Continuing through August 27, 2016
James Collins, Rachel de Joode and Alwin Lay are practitioners of different genres: painting, sculpture and video, respectively. Despite their differences in media, the stylistic and conceptual similarities among the three artists are potent: slick representation, confounding visual effects, and a palpable sense of remove between the viewer and the artists’ subject matters.
In his video, “Blauer Würfel — Blue Cube,” Cologne-based artist Lay presents a 10-minute, stationary shot of blue dish soap pouring from an inverted spout onto a narrow, white pedestal. During minute one, the soap quickly spreads over the pedestal’s surface. Instead of running down the sides as it flows out to the edge, the soap starts building upwards. Over the next five minutes, it becomes apparent that the liquid soap is filling an invisible container, progressing at an almost imperceptible pace, until the stream of soap depletes into a drip. From such a simple gesture, Lay has procured a multitude of cinematic, narrative and emotive characteristics: tension, surprise, cadence, realization and eventual conclusion.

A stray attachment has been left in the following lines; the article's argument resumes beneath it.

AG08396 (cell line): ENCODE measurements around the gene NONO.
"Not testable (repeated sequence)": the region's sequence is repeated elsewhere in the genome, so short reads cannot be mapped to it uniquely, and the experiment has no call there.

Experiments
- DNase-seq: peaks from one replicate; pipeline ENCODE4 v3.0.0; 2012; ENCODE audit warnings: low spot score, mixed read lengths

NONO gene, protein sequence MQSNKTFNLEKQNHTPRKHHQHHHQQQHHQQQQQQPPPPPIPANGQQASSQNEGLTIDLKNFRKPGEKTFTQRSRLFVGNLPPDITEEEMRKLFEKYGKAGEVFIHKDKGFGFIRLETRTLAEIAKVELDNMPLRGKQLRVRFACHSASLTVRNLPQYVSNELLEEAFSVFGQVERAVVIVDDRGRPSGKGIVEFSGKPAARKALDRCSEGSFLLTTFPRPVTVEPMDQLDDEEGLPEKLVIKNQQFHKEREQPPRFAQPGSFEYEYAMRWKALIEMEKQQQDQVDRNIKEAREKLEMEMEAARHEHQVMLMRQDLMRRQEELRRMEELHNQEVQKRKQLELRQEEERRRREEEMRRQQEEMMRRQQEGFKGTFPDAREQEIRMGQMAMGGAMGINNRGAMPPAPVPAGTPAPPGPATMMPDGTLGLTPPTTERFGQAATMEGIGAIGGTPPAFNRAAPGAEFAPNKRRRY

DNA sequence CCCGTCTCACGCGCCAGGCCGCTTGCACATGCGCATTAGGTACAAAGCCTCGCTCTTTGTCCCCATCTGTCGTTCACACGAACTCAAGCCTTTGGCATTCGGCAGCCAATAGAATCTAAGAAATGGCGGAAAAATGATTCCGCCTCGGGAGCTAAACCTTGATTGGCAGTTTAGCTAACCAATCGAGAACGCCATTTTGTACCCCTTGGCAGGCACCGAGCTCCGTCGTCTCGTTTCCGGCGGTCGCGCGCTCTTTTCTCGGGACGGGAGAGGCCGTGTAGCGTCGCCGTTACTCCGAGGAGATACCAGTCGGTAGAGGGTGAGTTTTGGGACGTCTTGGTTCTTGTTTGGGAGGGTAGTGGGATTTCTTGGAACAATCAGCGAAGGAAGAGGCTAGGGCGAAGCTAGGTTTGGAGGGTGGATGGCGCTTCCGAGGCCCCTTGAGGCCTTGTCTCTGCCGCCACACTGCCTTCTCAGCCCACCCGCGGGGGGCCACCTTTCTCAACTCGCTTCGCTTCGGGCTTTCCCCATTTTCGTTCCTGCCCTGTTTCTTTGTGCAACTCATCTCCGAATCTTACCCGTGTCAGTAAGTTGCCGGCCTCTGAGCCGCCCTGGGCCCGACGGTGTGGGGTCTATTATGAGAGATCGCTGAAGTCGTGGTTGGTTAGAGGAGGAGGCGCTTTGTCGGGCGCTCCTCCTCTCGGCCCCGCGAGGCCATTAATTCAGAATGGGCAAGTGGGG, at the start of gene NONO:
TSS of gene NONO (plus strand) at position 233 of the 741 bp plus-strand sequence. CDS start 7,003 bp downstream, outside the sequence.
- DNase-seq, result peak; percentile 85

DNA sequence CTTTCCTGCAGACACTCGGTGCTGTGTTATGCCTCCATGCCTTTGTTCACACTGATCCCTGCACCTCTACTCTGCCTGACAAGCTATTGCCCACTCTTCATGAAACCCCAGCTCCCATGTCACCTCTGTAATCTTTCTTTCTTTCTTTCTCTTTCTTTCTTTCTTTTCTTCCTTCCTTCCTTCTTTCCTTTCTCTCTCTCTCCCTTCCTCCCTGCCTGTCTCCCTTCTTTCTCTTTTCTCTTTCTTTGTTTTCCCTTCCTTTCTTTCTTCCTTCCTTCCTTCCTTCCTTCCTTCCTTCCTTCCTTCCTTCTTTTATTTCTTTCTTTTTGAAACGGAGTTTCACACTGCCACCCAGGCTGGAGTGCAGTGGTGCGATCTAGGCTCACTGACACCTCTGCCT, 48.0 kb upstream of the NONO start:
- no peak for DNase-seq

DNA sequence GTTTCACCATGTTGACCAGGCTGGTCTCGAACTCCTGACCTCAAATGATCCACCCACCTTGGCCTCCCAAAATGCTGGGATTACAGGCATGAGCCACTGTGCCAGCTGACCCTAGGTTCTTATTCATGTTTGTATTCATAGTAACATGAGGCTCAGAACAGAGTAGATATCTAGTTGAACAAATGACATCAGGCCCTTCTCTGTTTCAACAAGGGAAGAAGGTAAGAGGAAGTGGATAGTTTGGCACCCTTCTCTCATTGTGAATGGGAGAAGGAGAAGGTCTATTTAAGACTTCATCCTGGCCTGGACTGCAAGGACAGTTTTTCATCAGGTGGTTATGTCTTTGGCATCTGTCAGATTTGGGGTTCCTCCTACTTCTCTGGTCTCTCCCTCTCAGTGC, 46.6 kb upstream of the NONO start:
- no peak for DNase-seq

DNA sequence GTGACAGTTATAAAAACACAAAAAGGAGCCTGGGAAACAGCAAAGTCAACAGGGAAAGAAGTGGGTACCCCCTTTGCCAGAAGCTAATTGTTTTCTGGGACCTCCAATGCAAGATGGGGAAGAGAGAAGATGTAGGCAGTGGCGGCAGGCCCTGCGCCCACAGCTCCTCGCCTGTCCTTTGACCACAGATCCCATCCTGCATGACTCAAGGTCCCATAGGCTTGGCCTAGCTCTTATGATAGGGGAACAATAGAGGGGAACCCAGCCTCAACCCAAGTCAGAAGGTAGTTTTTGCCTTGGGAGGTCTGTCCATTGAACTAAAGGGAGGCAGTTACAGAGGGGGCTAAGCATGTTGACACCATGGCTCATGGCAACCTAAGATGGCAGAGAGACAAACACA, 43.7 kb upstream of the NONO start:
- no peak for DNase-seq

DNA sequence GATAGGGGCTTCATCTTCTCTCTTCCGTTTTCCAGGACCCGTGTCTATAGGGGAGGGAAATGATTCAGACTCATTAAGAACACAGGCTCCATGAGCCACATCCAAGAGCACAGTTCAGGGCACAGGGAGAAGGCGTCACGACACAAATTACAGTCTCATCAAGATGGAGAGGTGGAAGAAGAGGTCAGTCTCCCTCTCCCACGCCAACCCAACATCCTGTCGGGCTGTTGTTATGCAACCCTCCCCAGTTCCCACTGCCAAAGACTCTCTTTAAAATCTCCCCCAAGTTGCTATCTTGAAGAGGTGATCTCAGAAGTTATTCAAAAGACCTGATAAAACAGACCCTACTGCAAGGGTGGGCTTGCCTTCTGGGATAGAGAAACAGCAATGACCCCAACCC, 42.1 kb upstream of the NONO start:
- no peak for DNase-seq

Berlin-based de Joode also works with viscous material as subject. Neither completely two-dimensional nor three-dimensional, her pieces “Contiguity I" and “Contiguity II” are a novel meeting of photography and sculpture. Here, PVC board is precision cut into the forms of seemingly-random spills. Adhered to either side of the board are close-up images of runny, bubbly liquid, filling the “puddles” from edge to edge. In de Joode’s 2-D digital prints, images of hands are enveloped in slippery, wet clay, not in engaged in the creation of ceramic objects, but merely illustrating the material properties. Capturing these flowing, malleable matter as images is presenting them within a contradictory dichotomy: perpetually fluid and irreversibly frozen.
Tyvek, a high density polyurethane product used in envelopes and in housing construction, provides the support for Collins' trompe l'oeil painting. The original context of this material is undeniably loaded, but in Collins’ work, the functional reference is literally and figuratively pushed to the background. Instead, the emphasis is on the blue-and-white lines painted on top of the Tyvek, hand-rendered to produce illusionistic folds and waves that produce a dizzying optical effect.
So often, when artists make work about the physical properties of material, the viewer is presented with something direct, bodily and tactile. The artists in “What Birds Can See,” on the other hand, have dissected their subject matter, locating and representing certain attributes with pointed purpose and aesthetic restraint. Through this kind of intellectual distance, Collins, de Joode and Lay create works that are not so much about what a material feels like, as what it does, what it means and how we understand it.